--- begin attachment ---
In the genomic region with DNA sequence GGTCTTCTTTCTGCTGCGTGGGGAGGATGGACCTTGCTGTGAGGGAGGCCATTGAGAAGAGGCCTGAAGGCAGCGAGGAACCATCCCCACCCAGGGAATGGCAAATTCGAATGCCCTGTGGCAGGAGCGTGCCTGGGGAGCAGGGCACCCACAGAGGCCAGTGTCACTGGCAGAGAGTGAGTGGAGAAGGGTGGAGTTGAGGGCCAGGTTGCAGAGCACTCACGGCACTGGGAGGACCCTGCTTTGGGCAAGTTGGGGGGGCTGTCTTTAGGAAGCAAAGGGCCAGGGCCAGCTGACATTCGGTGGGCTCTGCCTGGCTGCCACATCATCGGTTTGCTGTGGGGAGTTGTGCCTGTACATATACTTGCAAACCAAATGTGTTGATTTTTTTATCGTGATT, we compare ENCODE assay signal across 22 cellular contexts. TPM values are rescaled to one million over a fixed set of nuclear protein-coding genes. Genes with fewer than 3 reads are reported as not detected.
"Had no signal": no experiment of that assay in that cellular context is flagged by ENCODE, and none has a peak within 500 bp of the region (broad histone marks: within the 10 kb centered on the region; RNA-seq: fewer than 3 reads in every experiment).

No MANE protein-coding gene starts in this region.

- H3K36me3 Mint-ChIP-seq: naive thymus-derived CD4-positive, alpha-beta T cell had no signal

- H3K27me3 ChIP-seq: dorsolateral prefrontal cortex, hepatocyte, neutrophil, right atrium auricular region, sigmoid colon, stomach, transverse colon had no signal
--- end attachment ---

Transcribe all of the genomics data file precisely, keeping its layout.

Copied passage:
In the genomic region with DNA sequence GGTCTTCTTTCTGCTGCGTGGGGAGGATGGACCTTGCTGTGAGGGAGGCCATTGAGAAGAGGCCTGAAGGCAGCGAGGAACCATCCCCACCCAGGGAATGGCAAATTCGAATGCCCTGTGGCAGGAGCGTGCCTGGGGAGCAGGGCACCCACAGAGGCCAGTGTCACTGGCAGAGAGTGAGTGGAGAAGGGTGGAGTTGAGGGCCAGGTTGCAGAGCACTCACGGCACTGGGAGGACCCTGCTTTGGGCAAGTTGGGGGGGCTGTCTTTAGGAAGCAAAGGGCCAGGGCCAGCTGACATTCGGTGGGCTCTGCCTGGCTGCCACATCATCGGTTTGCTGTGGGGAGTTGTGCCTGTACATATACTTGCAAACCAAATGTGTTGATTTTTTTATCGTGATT, we compare ENCODE assay signal across 22 cellular contexts. TPM values are rescaled to one million over a fixed set of nuclear protein-coding genes. Genes with fewer than 3 reads are reported as not detected.
"Had no signal": no experiment of that assay in that cellular context is flagged by ENCODE, and none has a peak within 500 bp of the region (broad histone marks: within the 10 kb centered on the region; RNA-seq: fewer than 3 reads in every experiment).

No MANE protein-coding gene starts in this region.

- H3K36me3 Mint-ChIP-seq: naive thymus-derived CD4-positive, alpha-beta T cell had no signal

- H3K27me3 ChIP-seq: dorsolateral prefrontal cortex, hepatocyte, neutrophil, right atrium auricular region, sigmoid colon, stomach, transverse colon had no signal